Life of a Traveling Therapist in NYC

I’ve wandered around Chinatown in NYC for over two decades now, thinking I know every nook and cranny– every Chinese-bodega, dim sum joint, and secret-whore house– but imagine my surprise when I find frail old people living in cramped tenant houses versus secret millionaires in beautiful city condos! I’m now a traveling therapist– I visit my patients in their homes. On a typical day, I’ll go from Cherry Street close to Brooklyn Bridge all the way to Broome street right by Williamsburg Bridge (it’s a long trek, my legs are amazing thanks to my MBT shoes). I’ve seen beautiful million dollar condos versus old government subsidized apartment buildings (the ones with doors you have to open to get into an elevator). A week into my new job, I already feel lucky to have a nice family and a house with working toilets– one of my patients lives in a cramped space in an apartment with at least five other families– his bedroom is smaller than my closet. He has four flights to go up and down– the stairs creak and the stairway’s dark. He can’t go down the stairs now after his hospitalization– he’s too afraid. Well that’s where I come in, to give him back confidence to go down those steps– to live his life again. I can’t imagine him spending the rest of his life in the dark tenant home– it’s definitely a place documentary film makers would love to explore.

On the other end of the spectrum is a patient in a beautiful condo overlooking Chatham Square– her family runs a business and she has a treadmill in her home. Her bathroom’s larger than the other guy’s bedroom.

I just don’t understand why some people are so fortunate and some live such terrible lives. Isn’t all human life equal? Why is it that some people are born with jade chopsticks in their mouths while others have splintered-wooden ones? I thought I wouldn’t have to be depressed now that I’m out of the hospital, but seeing patients live so poorly is even more depressing. When I feel like complaining about the long-distance trekking (we have to carry laptops on us, we have no offices, no bathrooms, we’re out even when it’s raining, snowing, sleet, fog, cold as hell, and have to do everything ourselves from scheduling to note writing, to contacting doctors and other professions), I stop myself because what I’m doing and how I’m living is wonderful compared to how some of my patients have to live and spend the rest of their days. I guess this challenging job will make me a stronger person, and as my mom had said, it’ll give me a lot more writing material. I’ve been writing superficial things, it’s time to step out of my dream world I guess. Life after all isn’t as glamorous as Gossip Girl, as cool as Twilight, or as magical as Harry Potter. It’s dark, it’s sad, it’s a challenge, but it’s all worth living.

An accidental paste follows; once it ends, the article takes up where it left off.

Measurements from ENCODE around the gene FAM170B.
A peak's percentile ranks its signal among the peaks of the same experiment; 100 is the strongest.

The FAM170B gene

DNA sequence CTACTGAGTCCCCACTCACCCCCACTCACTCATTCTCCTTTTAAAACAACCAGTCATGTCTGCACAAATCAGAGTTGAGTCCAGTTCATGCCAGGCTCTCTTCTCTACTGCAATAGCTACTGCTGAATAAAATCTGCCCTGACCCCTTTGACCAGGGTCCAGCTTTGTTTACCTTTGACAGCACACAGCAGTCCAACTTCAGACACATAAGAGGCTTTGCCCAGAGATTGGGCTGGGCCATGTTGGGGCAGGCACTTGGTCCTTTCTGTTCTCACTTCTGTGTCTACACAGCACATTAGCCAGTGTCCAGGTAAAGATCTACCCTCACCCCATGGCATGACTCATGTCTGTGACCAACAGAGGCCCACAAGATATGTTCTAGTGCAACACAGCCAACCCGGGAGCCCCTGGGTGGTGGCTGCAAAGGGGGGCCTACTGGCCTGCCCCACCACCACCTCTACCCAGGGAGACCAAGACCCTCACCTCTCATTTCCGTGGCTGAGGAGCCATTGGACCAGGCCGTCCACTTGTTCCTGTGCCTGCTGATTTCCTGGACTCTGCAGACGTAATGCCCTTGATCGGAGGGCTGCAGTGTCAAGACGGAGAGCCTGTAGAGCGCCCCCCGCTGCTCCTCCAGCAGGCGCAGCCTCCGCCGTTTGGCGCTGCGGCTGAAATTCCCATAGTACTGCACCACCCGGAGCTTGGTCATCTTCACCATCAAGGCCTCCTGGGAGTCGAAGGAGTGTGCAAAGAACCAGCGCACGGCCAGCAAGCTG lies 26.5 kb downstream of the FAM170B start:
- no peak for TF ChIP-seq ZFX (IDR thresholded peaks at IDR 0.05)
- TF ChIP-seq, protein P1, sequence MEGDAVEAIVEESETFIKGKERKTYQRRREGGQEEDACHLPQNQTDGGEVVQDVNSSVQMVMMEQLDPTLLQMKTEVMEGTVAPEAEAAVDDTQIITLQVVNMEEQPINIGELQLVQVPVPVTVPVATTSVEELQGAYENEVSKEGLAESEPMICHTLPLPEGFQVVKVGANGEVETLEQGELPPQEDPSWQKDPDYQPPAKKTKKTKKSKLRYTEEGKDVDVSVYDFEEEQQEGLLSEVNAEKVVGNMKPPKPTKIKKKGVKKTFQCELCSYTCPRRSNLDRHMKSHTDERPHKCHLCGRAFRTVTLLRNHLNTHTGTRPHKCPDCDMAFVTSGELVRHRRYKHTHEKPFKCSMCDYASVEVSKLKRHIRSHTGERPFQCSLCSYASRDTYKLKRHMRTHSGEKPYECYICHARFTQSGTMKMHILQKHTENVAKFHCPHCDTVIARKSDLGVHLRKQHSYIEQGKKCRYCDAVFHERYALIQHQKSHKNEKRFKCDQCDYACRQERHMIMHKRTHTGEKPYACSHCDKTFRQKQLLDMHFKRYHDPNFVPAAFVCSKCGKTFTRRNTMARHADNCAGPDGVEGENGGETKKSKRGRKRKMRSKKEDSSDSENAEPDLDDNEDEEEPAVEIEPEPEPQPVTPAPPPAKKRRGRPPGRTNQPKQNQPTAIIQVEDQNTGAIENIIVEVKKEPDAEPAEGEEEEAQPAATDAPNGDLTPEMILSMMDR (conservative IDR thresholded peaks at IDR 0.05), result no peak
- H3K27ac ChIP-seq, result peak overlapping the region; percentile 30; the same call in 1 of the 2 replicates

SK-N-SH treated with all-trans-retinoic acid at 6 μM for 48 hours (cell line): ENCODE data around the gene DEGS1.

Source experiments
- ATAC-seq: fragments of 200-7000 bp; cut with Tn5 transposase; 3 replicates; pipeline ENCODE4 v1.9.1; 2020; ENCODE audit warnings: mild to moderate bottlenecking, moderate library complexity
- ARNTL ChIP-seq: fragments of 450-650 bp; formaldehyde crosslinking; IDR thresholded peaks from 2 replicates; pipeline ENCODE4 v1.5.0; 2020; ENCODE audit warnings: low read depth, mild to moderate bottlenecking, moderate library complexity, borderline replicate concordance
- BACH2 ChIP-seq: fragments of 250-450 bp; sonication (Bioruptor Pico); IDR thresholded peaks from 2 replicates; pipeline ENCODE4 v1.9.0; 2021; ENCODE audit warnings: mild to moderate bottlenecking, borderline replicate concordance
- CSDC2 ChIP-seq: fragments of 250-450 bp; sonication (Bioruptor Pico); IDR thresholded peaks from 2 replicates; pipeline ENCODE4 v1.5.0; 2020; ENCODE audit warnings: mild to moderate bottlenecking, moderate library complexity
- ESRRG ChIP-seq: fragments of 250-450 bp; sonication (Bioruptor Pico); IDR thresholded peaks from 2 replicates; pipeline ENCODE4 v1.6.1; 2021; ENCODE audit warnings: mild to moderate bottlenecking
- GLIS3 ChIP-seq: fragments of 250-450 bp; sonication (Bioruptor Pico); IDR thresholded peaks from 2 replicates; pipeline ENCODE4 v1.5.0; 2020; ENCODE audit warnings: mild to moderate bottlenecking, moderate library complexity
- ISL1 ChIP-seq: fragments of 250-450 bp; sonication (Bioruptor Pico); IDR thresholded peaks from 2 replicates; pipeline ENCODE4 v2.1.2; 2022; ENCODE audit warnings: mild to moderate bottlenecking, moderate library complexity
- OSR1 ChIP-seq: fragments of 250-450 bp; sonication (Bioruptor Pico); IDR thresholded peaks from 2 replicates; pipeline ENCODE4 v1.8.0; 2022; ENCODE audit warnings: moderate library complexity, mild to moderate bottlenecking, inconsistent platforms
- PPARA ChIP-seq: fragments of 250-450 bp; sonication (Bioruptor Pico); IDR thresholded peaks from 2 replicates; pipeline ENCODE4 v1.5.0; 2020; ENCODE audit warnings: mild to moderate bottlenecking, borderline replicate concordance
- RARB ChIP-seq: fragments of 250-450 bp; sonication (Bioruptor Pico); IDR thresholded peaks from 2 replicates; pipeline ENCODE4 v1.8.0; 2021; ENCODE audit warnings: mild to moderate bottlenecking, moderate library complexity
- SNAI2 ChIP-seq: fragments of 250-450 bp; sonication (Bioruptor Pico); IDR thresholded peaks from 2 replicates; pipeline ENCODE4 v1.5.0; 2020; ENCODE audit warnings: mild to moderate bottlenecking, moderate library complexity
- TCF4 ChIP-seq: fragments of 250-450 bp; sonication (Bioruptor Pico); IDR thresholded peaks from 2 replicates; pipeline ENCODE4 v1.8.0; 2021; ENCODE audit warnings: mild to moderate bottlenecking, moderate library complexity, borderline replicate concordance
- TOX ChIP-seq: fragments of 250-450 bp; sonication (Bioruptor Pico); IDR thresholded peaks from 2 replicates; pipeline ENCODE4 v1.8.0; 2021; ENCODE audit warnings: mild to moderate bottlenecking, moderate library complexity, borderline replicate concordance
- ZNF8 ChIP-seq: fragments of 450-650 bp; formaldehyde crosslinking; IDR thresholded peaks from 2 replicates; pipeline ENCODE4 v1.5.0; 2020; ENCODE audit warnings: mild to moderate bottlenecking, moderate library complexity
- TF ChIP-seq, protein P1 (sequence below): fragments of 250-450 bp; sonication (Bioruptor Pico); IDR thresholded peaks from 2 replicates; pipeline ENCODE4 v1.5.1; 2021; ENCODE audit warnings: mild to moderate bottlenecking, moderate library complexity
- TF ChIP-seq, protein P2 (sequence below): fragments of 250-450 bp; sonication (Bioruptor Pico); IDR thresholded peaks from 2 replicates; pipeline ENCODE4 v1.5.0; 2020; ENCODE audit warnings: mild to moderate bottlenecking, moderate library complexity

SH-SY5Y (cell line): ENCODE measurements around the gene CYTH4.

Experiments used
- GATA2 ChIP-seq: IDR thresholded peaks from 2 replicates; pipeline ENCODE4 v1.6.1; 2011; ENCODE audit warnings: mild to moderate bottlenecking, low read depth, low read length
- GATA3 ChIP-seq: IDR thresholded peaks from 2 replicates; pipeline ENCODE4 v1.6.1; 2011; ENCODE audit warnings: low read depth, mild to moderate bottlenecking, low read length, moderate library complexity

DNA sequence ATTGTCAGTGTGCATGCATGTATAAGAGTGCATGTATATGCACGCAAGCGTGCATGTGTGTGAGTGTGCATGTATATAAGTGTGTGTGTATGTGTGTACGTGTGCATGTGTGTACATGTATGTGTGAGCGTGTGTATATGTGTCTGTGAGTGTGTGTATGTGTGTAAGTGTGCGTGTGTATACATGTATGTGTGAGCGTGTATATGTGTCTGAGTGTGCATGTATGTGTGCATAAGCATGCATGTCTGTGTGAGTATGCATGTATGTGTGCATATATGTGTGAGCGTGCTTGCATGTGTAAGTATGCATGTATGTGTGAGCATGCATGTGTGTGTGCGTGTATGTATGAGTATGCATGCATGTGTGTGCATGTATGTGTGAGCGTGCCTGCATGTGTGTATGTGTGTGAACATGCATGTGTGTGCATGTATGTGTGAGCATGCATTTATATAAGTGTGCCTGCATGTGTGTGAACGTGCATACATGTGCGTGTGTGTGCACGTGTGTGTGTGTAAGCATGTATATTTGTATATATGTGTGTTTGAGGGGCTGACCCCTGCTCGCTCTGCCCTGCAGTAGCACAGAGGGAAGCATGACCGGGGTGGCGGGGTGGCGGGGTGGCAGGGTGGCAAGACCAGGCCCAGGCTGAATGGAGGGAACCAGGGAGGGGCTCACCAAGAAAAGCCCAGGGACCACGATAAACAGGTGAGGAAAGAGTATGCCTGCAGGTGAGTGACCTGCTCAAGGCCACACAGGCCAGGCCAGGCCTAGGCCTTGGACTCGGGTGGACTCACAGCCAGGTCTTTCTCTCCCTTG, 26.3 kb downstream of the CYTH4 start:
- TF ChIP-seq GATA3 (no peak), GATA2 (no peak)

3 thoughts on “Life of a Traveling Therapist in NYC

    • downstate medical center
      was a realllly tough program.

      i can tell you, being a traveling PT daily is not a cushy job– be prepared to have a full bladder, freezing body, sniffles, and achy feet! 🙂

  1. Hum. Sure it’s fine to write about depressing things, but when daydreaming keeps some children patients from being utterly depressed about life… I just think living 1% of your life in dreamland is nothing to hate, I guess that’s just because I love to daydream and live in dreamland. And nummyz you write beautifully, I guess the things you write can be called ‘superficial’. I think when you write something at one stage of your life, and it’s dreamy, and romantic or maybe a amusing horror written book. I don’t think there’s anything wrong with that. Writing anything from sappy, superficial, whatever label you want to give it, writing is something to be enjoyed whatever you write. I just love the process of writing, daydreaming so much, myself anyway, that whatever I write I feel has meaning, some meaning to me. I don’t know about you, but I enjoy your writing very much.
    So you are a therapist now? Wow! It takes someone strong to be able to help people with their problems. I like you. I always write long comments hum.

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